Grace and Peace to you.
Right in the middle of his gospel about Jesus, when Jesus sends out his followers to preach and heal, Mark tells a long, sordid story about Herod’s execution of John the Baptist. Herod actually likes listening to John, though he doesn’t get most of what he’s talking about. But among the things John criticizes is Herod’s marriage to his sister in law. So to appease his wife he has John thrown in jail. No particular reason. Just being snotty. Then at a party, the wine flows, everybody gets a little loose, and Herod’s daughter gets up and dances. He likes it so much he promises her anything. She consults mom, who says, “the head of John the Baptist.” And that’s what she asks for. Well, Herod hates to look like a jerk going back on his promise, so has has John killed and his fresh head brought in on a platter. A really nice platter.
The abuse of power, the sleazy inner workings of a dysfunctional family, the easy disregard for life by the powerful, the disasters that come from trying to please others, the poison of resentment, the horrors of corrupt leadership, the destructive power of fear, and, oh, yeah, the tragic price paid by people who tell the truth. Wow. What a slimy tale. Sounds like an episode from The Sopranos. What does that have to do with Jesus? What the heck is it even doing in the Bible?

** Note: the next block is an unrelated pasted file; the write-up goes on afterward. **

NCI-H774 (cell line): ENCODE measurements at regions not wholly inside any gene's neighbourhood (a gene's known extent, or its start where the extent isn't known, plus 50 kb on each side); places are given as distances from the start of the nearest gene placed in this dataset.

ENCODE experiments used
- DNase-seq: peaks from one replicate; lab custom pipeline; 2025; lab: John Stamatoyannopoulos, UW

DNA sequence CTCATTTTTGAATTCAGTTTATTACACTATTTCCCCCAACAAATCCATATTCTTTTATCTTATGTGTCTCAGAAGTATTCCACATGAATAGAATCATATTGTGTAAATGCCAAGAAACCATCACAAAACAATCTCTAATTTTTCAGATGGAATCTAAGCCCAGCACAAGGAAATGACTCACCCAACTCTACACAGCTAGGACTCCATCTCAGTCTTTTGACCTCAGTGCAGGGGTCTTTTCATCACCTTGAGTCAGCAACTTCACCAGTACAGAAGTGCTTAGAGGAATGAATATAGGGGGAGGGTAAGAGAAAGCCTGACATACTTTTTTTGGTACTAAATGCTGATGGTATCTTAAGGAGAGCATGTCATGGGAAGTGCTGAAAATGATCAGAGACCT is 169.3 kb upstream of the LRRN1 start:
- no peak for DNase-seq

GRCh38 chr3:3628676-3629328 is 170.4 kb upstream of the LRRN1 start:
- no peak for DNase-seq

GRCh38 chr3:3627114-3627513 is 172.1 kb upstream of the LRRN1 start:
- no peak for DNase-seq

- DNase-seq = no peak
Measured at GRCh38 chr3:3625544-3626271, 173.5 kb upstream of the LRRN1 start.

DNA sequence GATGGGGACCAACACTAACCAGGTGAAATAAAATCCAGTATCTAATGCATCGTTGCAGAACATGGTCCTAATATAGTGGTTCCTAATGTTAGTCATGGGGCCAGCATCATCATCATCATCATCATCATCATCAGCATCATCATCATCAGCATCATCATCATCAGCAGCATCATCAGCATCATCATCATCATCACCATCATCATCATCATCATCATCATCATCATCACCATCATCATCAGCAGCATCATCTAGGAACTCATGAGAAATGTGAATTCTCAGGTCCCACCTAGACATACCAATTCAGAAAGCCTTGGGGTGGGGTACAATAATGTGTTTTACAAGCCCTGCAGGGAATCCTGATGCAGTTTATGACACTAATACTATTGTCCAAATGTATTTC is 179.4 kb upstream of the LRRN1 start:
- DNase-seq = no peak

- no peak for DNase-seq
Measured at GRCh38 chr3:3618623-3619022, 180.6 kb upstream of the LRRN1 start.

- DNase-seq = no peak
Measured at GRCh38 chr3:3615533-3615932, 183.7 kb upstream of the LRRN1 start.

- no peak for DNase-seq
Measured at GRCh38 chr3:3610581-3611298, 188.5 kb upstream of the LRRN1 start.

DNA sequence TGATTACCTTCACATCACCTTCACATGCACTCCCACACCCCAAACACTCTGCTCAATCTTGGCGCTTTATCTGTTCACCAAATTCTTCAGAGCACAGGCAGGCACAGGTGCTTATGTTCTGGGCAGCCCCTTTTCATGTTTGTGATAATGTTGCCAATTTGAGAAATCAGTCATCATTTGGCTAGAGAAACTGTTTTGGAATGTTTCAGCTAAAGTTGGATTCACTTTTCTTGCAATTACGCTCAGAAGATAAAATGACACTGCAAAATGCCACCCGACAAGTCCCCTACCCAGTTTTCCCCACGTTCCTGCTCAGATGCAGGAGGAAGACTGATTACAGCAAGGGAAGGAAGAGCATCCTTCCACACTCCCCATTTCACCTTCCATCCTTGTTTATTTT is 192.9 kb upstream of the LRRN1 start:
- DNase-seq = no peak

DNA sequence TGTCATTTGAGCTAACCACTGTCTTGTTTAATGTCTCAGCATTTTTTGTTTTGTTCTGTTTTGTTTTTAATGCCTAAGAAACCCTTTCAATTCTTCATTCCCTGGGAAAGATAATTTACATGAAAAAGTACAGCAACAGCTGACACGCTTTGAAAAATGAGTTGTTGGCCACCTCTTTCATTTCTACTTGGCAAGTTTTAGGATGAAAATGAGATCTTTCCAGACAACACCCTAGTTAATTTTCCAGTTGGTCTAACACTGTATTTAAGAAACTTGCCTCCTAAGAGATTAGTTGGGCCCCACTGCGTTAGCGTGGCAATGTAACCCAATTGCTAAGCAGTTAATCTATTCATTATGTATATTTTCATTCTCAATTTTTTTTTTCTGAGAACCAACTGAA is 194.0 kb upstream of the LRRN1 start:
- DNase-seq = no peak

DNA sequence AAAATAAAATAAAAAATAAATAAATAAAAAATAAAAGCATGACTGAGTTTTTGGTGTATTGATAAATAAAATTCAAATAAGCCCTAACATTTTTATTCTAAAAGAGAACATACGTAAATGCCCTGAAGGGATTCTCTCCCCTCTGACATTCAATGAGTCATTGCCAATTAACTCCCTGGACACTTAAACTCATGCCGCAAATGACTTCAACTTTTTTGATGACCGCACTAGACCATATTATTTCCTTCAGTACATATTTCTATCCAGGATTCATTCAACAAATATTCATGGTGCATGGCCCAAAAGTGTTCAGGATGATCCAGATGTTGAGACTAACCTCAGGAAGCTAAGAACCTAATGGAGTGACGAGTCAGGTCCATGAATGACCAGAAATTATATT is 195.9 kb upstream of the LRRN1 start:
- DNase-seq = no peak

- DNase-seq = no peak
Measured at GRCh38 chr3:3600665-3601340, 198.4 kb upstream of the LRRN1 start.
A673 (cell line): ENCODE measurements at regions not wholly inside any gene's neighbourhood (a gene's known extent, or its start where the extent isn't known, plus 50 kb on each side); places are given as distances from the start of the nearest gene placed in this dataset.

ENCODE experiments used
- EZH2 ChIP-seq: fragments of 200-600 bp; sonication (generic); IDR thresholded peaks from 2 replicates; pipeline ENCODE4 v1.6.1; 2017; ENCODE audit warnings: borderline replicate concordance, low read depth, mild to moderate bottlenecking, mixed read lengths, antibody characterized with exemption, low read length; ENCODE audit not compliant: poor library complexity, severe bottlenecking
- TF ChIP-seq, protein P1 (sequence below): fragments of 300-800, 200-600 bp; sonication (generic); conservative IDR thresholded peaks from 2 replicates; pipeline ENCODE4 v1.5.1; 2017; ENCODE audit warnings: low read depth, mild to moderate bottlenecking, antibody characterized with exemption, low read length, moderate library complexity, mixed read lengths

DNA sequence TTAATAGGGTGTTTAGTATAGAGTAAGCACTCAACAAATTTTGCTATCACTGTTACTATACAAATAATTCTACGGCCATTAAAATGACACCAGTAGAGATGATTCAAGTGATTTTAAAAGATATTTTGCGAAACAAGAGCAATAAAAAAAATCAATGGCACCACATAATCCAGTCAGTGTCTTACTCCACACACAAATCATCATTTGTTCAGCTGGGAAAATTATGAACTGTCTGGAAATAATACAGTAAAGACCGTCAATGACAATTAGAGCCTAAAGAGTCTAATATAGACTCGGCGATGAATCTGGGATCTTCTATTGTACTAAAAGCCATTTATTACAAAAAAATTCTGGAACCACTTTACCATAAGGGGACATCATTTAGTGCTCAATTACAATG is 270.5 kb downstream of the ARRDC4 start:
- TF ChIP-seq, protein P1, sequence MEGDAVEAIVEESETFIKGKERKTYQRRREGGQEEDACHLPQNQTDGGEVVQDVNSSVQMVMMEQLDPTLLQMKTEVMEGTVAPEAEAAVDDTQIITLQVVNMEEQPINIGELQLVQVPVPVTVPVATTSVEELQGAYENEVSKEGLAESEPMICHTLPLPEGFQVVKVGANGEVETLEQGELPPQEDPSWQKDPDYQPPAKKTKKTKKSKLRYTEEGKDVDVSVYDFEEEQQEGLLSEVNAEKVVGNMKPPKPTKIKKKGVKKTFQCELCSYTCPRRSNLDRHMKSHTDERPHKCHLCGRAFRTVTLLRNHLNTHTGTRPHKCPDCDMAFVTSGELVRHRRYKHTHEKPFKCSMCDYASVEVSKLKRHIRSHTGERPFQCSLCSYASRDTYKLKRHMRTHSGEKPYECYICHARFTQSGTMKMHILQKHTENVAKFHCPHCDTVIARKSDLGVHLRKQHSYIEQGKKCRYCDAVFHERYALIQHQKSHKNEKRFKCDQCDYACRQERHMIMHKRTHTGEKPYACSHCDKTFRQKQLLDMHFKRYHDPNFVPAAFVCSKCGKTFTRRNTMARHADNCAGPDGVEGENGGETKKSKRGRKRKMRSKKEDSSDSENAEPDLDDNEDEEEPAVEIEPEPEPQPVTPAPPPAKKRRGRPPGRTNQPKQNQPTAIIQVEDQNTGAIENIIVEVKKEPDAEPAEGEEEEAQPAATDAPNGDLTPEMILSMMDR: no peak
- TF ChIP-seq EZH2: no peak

It’s there because, well, it’s here. That’s the world Jesus sends us out into. We’re sent to be gentle, forgiving, truthful and having integrity among people who are fearful, conniving and self-serving by pleasing others. We’re supposed to be different. It’s also a hint that behind every execution there’s probably a pretty sad backstory full of fearful abuse by those in power. Count on it. People never humbly, courageously condemn others to death.
Today I’m mindful of people in prison, most of whom are there unjustly. (In the US we have over 2 million people in jail, mostly poor black men, mostly there for nonviolent crimes. Nice.) They may or may not have actually harmed society any more than the rich and powerful who put them there. Their real crime is that they are powerless. They are pawns of a system in which people use human life to assuage their fears and maintain their sense of power and social status. You don’t have to be Herod to be part of that story. (The Corrections Corporation of America makes a tidy sum keeping black people in jail. They even promise a 90% occupancy rate. How thoughtful of them.)
The moral of this sad story? Be nonviolent anyway. Don’t use people. Tell the truth. Stand in solidarity with the powerless. And reject the for-profit prison system. The alternative: enjoy the party— and don’t forget to take home your party favor.